Liveness: If a correct process enters its try section, then at some time later some correct process enters the critical section. Additionally, if a correct process is in its exit section, at some time later it enters it remainder section.
The following additional fairness property is often considered along with FTME:
Starvation Freedom: If no process stays forever in its critical section, then every correct process that reaches its try section eventually enters its critical section.
It was proved in [DGFGK05] that, if a majority of processes are correct, then any algorithm solving FTME can be transformed into an algorithm that also verifies the starvation freedom property. Several mutual exclusion algorithms that tolerate crash failures have been proposed in the literature [NLM90, AEA91, SAS06]. Furthermore, mutual exclusion algorithms that tolerate crash-recovery failures in the shared memory model were proposed in [GR16, GH17, JJ17], with shared variables being stored in stable memory. One crash-recovery mutual exclusion algorithm for message passing systems was proposed in [CSL90], relying on the assumption that failures do not occur in adjacent connected processes.

Failure Detectors for Consensus and k-Set Agreement in Message Passing Systems

While the weakest failure detectors to solve consensus and set agreement have been identified, the generic case of k-set agreement for 1 k n􀀀1 in AMPn;f [;] seems to be a harder problem, as to this day the weakest failure detector to solve it has not yet been identified. Although most of the results take the form of sufficient failure detectors, [BRS11] proved that the assumption that k > n􀀀1 n􀀀f is necessary to solve k-set agreement in message passing systems. Table 2.1 (along with Table 2.2 in the next section) is an updated extension of the table presented by Raynal in [Ray11] and summarizes the failure detectors used to solve consensus and k-set agreement in the literature. The “Failure pattern” column in Table 2.1 indicates the additional assumption on the number of failures necessary for the failure detector to ensure the property of column “Property”.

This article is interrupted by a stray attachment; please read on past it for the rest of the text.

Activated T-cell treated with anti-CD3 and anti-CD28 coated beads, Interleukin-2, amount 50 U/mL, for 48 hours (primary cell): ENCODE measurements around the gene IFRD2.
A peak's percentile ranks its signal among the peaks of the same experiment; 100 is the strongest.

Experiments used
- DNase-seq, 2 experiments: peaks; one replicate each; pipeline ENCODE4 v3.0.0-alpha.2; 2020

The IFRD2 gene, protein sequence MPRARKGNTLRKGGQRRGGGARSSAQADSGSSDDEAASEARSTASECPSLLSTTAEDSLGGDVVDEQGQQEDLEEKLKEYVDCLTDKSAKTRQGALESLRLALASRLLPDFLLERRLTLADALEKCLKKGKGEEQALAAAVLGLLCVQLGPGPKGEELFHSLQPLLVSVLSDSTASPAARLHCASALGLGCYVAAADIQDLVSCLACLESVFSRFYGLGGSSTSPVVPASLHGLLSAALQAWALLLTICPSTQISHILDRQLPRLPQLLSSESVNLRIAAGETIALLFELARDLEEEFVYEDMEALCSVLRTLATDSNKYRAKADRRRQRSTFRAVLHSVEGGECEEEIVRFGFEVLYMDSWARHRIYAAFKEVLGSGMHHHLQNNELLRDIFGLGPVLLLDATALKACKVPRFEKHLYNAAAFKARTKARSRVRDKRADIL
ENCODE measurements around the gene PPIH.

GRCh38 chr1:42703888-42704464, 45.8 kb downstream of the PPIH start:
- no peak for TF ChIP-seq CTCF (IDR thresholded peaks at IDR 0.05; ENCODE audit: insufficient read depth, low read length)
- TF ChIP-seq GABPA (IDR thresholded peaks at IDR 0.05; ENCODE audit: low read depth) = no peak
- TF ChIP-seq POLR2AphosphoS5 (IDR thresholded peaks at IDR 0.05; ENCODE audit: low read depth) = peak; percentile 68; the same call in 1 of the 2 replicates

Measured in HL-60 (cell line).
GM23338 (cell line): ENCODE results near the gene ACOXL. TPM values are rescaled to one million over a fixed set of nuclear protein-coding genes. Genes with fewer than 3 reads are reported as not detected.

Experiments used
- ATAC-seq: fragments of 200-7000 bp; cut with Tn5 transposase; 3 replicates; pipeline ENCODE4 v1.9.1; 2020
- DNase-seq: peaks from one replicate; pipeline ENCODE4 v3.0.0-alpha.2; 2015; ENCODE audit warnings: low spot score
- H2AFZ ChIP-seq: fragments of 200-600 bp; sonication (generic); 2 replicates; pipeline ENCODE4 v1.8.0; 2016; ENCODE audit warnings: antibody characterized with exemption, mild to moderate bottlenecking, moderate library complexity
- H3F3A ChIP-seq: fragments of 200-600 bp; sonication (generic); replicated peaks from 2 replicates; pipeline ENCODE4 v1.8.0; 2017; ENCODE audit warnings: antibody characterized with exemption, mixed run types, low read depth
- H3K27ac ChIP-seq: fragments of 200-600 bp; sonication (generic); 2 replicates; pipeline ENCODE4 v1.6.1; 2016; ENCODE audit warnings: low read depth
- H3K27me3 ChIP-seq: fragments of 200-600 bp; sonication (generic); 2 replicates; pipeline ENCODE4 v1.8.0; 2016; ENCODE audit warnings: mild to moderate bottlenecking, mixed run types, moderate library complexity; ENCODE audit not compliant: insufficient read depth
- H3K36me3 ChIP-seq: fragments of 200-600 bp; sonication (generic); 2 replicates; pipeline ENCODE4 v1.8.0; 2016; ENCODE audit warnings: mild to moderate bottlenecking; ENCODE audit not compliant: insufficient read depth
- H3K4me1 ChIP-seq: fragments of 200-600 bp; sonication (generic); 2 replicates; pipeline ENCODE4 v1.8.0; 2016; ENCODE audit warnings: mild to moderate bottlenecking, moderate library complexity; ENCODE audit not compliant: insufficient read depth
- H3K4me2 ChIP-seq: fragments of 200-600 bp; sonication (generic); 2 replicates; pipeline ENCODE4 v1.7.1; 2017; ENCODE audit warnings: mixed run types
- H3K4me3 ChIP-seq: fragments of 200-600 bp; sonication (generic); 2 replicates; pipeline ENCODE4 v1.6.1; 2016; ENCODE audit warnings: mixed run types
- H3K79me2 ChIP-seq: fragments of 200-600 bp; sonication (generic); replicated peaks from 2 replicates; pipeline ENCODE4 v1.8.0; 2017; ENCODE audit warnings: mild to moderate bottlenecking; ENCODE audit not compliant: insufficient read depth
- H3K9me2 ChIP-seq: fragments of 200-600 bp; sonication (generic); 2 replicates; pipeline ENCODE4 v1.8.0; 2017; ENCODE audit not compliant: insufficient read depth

The k and s k Partitioned Failure Detectors

The partitioned failure detectors are a set of failure detectors introduced in [CZCL07]. The goal is to weaken existing failure detectors by separating their safety and liveness properties. While it is necessary to always ensure the safety property for all processes, the liveness property is only required to be ensured for one component of the graph. Based on this approach, the authors deduce several new failure detectors and prove that they are weaker than the existing ones. k is the partitioned variant of ( k; ). s k is a weaker version of k using dynamic partitioning during the run. An algorithm solving k-set agreement in AMPn;f[s k] and inspired from the Paxos algorithm of [Lam98] is provided in [CZCL07].


The Sbl and bl Bounded Lifetime Failure Detectors

The bounded lifetime failure detectors were introduced by Friedman et al. in [FMR05]. These failure detectors provide the upper layer application with a fd_end() primitive, which can be invoked by the latter to inform the failure detector that it no longer requires the failure detector output. As a result, some failure detector properties are not required to be verified all the time. Sbl is the bound lifetime variant of S. Similarly to the original, it outputs a list of suspected processes, and must verify the same strong completeness property. Additionally, the following property must be verified: Bounded lifetime eventual weak accuracy: There is a time t and a time te such that from t until te, there is a process that is alive at te and that is not suspected by all the processes that have not crashed at time te. te is the time at which fd_end() is invoked. After te, the accuracy property no longer applies. In the article, the authors show that an existing S-based consensus algorithm can be adapted to use Sbl. The algorithm is modified so that every process invokes fd_end() after it decides. Such an algorithm still solves consensus, while allowing the failure detector to only ensure the accuracy property for some time.
The bl failure detector is also introduced, in the same article, as the bounded lifetime variant of . The local output history of bl for each process is delimited in time intervals, such that a new interval starts every time fd_end() is invoked. The intersection property only applies to pairs of quorums that were formed during consecutive or concurrent time intervals. The paper adapts an existing based atomic register protocol for bl by invoking fd_end() at the end of every read or write operation.

Directed Dynamic Networks